Lexington parks and recreation is moving forward with plans for new "spray grounds" this summer at Masterson Station and Jacobson parks. Similar facilities will be constructed near existing Douglass and Castlewood pools in 2018. All will be free. Committee member James Brown said how these changes are used could drive future decisions about aquatics.
President Donald Trump’s action to temporarily ban refugees and other immigrants from seven Muslim-majority countries continues to prompt public response.
Piano music greeted those who filled Christ Church Cathedral Tuesday night, creating the feel more of a unifying rally than a protest. But Secretary of State Alison Lundergan Grimes elicited a strong response urging attendees to denounce hate and fear.
Kentucky lawmakers are expected to consider legislation to formalize a performance-based funding structure for the state university system. But, there remains some “angst”, as one school president said, about future funding consequences.
Eastern Kentucky University Board of Regents has approved borrowing up to $75 million for new construction and
renovation work at the Richmond campus.
EKU Vice President for Finance and Administration Barry Poynter said the projects will include a new student recreation/wellness center, a pedestrian walkway over the Eastern By-Pass, and renovation of the current student center building.
Workforce training is high on the list of priorities at Lexington's City Hall as Mayor Jim Gray made clear in his recent "State of the City" address.
Elodie Dickinson has been serving in the role of workforce development manager for just a few months. She said her responsibilities include connecting people needing jobs to educational institutions and other agencies that provide training. Dickinson said her office will be evaluating a new city-financed job training grant program.
Kentucky Department of Alcoholic Beverages is fielding hundreds of calls each week concerning local alcohol laws as as more cities and counties put the sale of alcohol to a vote.
Kentuckians participated in 11 local wet-dry elections in 2015. Last year that number jumped to 43. It’s attributed in large part to legislative action last year, giving localities greater autonomy to take the choice to voters.
State agriculture officials believe President Donald J. Trump’s pick to serve as United State Secretary of Agriculture will benefit Kentucky farmers. The new president selected former Georgia Gov. Sonny Perdue to head the federal agency.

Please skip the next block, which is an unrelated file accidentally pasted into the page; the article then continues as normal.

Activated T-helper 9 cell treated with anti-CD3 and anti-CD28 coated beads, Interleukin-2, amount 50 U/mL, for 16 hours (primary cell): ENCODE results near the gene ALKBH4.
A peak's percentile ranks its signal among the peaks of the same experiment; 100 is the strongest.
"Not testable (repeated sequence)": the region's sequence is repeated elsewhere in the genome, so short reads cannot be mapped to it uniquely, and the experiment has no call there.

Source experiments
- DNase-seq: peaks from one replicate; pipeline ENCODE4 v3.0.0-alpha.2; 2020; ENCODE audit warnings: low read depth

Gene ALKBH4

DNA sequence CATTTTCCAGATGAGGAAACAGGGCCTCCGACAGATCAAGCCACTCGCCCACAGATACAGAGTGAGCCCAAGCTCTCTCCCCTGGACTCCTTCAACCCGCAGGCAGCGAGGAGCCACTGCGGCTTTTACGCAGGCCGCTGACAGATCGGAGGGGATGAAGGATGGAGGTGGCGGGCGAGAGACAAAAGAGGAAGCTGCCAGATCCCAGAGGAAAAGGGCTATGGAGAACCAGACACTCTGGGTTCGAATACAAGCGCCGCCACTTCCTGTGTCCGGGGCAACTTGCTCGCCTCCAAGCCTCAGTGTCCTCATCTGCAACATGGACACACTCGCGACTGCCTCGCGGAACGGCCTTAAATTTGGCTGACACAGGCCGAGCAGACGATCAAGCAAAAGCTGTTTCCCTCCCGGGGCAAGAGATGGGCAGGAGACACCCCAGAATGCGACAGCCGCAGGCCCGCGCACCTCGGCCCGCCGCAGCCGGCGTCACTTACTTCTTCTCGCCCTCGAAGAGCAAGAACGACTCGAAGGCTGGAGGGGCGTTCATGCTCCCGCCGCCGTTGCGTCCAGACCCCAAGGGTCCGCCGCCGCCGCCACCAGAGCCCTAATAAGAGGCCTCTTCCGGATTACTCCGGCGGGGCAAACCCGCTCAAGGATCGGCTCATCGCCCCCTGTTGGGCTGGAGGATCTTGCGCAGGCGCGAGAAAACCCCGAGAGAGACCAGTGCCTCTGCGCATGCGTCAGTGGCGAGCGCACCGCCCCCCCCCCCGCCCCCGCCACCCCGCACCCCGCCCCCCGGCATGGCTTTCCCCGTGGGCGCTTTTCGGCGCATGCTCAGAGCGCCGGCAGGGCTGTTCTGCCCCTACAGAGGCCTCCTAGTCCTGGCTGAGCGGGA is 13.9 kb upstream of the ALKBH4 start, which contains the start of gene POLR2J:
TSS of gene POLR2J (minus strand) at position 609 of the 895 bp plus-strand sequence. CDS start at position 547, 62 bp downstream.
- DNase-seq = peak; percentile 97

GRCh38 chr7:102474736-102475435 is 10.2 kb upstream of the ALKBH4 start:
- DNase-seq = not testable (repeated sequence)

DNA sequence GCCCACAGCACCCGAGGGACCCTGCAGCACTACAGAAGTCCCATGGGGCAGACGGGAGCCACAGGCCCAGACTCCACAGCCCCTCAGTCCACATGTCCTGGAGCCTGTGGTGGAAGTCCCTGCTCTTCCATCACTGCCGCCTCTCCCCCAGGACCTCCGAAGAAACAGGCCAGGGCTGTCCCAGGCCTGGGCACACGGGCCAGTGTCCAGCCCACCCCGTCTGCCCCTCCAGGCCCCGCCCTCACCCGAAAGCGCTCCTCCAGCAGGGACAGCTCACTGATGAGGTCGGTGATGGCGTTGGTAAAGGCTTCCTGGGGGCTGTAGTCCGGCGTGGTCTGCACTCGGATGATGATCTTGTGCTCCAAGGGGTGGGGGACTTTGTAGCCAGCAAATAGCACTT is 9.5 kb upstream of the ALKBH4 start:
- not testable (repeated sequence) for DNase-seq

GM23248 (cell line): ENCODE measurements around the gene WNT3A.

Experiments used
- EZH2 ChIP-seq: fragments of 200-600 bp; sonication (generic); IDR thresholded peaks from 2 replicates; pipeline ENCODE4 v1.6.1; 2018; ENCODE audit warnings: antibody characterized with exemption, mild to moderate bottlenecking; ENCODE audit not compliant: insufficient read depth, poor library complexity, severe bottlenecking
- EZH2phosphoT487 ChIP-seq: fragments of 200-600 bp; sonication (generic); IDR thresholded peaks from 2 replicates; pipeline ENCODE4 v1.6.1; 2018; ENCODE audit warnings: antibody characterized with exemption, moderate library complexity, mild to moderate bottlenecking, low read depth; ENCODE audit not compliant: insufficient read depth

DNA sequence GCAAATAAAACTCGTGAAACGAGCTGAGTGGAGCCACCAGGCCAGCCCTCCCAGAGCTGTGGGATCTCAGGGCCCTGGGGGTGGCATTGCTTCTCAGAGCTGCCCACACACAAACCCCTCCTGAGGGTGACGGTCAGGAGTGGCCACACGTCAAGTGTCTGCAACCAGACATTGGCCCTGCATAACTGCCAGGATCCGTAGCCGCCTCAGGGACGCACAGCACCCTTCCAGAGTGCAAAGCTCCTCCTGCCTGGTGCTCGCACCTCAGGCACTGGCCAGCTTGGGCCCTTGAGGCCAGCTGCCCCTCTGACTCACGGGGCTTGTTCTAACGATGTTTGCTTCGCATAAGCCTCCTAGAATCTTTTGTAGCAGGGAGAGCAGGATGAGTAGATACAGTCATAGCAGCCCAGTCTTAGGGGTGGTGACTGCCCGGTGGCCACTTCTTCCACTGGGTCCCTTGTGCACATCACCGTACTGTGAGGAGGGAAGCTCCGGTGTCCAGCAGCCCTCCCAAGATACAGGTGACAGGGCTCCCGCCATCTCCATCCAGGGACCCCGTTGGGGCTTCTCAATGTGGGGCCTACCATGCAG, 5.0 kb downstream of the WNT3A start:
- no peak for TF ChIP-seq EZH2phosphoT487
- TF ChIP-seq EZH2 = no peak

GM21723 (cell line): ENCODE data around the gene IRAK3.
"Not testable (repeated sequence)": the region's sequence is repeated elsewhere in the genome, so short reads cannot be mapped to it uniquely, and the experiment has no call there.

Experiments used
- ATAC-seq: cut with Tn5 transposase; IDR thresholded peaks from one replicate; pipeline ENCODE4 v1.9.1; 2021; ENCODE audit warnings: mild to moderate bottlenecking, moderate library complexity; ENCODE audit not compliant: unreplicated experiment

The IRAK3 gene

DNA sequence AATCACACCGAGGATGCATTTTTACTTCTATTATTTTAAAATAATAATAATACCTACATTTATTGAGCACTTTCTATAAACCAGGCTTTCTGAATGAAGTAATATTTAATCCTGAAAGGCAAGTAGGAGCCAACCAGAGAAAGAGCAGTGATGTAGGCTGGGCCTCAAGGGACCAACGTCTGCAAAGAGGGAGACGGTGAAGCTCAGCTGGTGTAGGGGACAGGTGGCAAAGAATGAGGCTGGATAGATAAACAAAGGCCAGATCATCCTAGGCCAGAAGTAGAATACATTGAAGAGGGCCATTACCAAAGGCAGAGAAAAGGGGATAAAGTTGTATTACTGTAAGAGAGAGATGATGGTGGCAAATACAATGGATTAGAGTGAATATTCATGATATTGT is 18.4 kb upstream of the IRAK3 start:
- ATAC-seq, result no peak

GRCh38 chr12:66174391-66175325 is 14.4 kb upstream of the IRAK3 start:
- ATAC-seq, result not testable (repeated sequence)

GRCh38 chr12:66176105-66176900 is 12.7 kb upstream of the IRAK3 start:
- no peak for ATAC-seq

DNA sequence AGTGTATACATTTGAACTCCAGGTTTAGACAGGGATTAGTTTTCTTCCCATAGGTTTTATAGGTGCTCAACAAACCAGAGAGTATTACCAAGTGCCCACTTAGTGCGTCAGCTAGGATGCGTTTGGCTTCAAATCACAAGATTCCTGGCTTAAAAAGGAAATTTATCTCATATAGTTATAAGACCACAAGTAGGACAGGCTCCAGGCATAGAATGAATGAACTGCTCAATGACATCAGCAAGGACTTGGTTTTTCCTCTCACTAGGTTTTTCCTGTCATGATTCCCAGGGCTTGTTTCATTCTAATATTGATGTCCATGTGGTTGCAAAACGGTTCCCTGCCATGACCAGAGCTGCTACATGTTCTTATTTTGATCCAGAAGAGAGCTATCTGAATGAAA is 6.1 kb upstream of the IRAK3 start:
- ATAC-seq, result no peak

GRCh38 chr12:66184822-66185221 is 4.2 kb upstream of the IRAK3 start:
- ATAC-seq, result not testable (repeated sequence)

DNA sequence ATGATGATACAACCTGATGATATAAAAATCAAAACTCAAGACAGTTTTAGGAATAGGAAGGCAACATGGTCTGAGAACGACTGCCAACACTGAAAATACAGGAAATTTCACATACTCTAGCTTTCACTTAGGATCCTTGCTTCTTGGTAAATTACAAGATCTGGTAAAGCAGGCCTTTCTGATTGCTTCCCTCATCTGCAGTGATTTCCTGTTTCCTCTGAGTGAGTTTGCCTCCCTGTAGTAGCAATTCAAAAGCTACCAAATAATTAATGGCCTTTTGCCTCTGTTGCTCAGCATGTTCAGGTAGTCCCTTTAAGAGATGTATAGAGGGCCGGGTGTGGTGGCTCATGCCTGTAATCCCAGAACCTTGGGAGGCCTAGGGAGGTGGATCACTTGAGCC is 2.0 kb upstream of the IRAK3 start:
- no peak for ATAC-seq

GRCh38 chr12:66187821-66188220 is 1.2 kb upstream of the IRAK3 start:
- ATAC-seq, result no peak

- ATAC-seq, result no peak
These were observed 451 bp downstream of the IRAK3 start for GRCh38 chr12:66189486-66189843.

Travelers along Lexington’s busy Red Mile Road are being reminded of a civil rights leader who is remembered for his community-wide message. The recognition comes through renaming a street “Harry Sykes Way”.
Communities across Kentucky are celebrating America’s best-known civil rights leader this weekend. That includes Monday morning and evening events for Martin Luther King, Jr. Day in Eastern Kentucky’s Letcher County.
Tax reform is likely to be next on the agenda for Kentucky lawmakers.
Senate President Pro Tem David Givens said Gov. Bevin Is putting the groundwork in place. “The vast majority of the leadership and the credibility of the governor has to be put behind the effort. And I sense Governor Bevin is positioning to do that,” said Givens.
Much of the attention on day one of the short session focused on the House, where Republicans
have control for the first time in almost a century. Jamestown Representative Jeff Hoover was sworn as the new House Speaker. “I am humbled and honored to stand here today and accept your election as Speaker of the House of Representatives on this House Floor,” Hoover said.
AIDS Volunteers Inc, of Lexington, has secured a $100,000 grant from the Elton John Foundation. A large portion of the money will be used to purchase a mobile outreach vehicle that will provide HIV and Hepatitis C testing in Eastern and Central Kentucky.
A Lexington-based organization is about to begin its second decade distributing care packages to servicemen and women overseas. The number of deliveries from Military Missions Incorporated this year is significantly up from a year ago.
For 10 years, volunteers in Lexington have packed up items such as baby wipes, snacks, personal care products, socks and greeting cards.
Volunteer Karen Weaver says, by year’s end, some 6000 packages will have gone out, about 1000 more than last year.